By Karen Isaacs
Shakespeare’s Twelfth Night is one of his most performed comedies. The production now at Yale Rep through Saturday, April 6 gives us a good representation of the play despite some major flaws.
It is a typical Shakespearean comedy of romance and mistaken identities. As in several other of his plays, we have siblings — in this case and young man and woman – who each believe the other has drowned in a ship disaster. We meet the young woman, Viola first as she arrives in Illyria and decides to masquerade as a young man and serve the duke, Orsino. The Duke is in love with the beautiful Olivia who is denying his suit while in deep mourning for the death of her brother. It is in her household that most of the action occurs. Viola becomes the Duke’s messenger to Olivia, who finds herself attracted to the young man. Later the Duke also finds himself attracted to his young servant to his chagrin. Within Olivia’s household we have her drunken uncle, Sir Toby – one of Shakespeare’s great drunks – who has brought an insipid suitor (Sir Andrew Aguecheek) to woo Oliva and supply Sir Toby with money. Also we have Olivia’s waiting lady (Maria), her clown (Feste) and her very proper steward (Malvolio). The subplot involves Maria, Sir Toby and Feste playing an elaborate and rather cruel joke on the proper Malvolio.
Shakespeare’s comedies often focus on the masks we all wear in public and how often these masks and pretentions make us ridiculous. As in almost all Shakespeare comedies, the play ends happily with not one but two weddings.
Artistic director James Bundy in his program notes says that Shakespeare’s plays “illuminate universal truths and offer limitless opportunities for interpretation.” He goes on to add that in “each time and venue and culture, artists have located Shakespeare’s language and characters in the immediately personal tastes, desires, and preoccupations of their experiences and their moments.”
While this is true, it is also true that these transformations are not always successful. The creating of happy endings for many Shakespeare tragedies during the 17th and 18th centuries surely subverted the works themselves.
In judging these transpositions of time, place or mood, one must consider if the changes add another dimension to our understanding of the play or its meaning, diminish or subvert it, or does the interpretation neither add nor detract from the original.
This is pertinent because director Carl Cofield has called his production “Afro-futuristic” which apparently means that the cast is entirely African-American, some of the costumes have African influences and technology is used throughout the production.
Does it work? The answer is sometimes it does and sometimes it doesn’t. This is a production where the interpretation at times diminishes or distracts from the play, rarely illuminates it but mostly is neutral.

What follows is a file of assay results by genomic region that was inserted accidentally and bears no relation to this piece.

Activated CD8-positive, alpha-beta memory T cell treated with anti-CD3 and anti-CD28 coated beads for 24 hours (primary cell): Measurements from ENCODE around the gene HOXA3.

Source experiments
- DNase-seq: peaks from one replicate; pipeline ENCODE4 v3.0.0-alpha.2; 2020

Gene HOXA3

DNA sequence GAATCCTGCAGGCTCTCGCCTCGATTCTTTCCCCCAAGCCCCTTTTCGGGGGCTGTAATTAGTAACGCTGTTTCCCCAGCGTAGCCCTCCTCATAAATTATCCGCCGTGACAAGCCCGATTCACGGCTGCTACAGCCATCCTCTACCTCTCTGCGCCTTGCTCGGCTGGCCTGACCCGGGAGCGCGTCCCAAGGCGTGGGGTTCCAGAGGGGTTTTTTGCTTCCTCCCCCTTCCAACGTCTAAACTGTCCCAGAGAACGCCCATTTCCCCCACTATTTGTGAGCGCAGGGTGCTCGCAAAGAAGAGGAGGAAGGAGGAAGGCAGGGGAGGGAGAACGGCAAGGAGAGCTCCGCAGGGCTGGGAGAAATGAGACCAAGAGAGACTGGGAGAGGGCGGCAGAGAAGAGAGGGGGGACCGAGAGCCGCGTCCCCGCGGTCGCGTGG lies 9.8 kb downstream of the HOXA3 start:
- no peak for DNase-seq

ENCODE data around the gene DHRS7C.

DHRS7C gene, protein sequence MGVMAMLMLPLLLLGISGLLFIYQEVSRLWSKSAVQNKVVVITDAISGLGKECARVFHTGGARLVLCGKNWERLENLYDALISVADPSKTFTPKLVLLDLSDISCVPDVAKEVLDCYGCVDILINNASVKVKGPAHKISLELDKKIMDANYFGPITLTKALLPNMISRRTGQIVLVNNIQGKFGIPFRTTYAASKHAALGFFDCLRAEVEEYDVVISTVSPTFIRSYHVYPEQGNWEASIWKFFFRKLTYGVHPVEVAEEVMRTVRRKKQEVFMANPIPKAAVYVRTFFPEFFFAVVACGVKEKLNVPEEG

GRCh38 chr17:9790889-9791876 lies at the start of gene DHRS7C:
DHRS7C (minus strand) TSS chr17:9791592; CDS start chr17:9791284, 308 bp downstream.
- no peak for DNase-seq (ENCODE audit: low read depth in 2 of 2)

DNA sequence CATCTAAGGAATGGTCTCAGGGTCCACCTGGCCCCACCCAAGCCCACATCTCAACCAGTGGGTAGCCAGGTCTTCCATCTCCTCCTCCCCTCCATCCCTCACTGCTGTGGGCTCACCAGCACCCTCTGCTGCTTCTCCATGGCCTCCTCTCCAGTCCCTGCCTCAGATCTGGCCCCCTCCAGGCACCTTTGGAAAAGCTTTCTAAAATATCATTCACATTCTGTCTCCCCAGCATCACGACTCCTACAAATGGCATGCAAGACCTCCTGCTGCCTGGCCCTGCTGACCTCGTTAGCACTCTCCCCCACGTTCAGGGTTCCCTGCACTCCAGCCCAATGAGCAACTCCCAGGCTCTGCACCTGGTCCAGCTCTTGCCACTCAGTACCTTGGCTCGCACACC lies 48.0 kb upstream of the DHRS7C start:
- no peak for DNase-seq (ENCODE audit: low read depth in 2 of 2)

During the first few minutes, it seemed as though the technology would distract from the work. It opens with Duke Orsino putting on virtual reality goggles and a variety of sounds and effects drowning out the lines of the play. Not a promising beginning.
The pluses in this production are certainly the performances by Tiffany Denise Hobbs as Olivia, Allen Gilmore as Malvolio and William DeMeritt as Orsino. These performers not only capture their characters but they seem comfortable with the Shakespearean dialogue.
While Chivas Michael has good moments as Sir Toby, his dialogue suffers partly because of the accent he uses in the play. Thus we lose many of his funnier lines. Moses Ingram as Viola, never quite convinces us (and anyone) that she is a young man. Few of the other performers stand out; as I was watching the show, I realized that I had seen better performances in other productions for almost of the characters.
That doesn’t mean you won’t enjoy this production. Certainly the futuristic projections by Brittany Bland are excellent and the costumes by Mika H. Eubanks are also very good, particularly the costumes for Oliva. Frederick Kennedy has composed music for the show as well as an effective sound design.
As is typical in these comedies, the humor of Sir Toby and his cohorts is both verbally and nonverbally suggestive and scatological. These were characters Shakespeare wrote to appeal to what were the called “the groundlings” – people who paid very little and stood in front of the stage within easy range of lobbing rotten fruit at the performers.
If we view these comedies as fantasies about love – I’m not sure that is a valid interpretation – then this production with its use of the virtual reality goggles and other technology – can reinforce that point. The question remains though, is that a valid interpretation.
With all the gimmicks, overall Shakespeare’s lines seem an afterthought to both performers and the director.
If you have never seen Twelfth Night, this production will give you a good idea of the play but you may not understand what a fine piece of writing it is. I often wonder if these types of productions encourage people to see additional Shakespeare productions (that may be better) or discourage them. With this production, I hope it will encourage members to see other plays and productions.
Twelfth Night is at the University Theater, 222 York St., New Haven. For tickets visit Yale Rep or call 203-432-1234.
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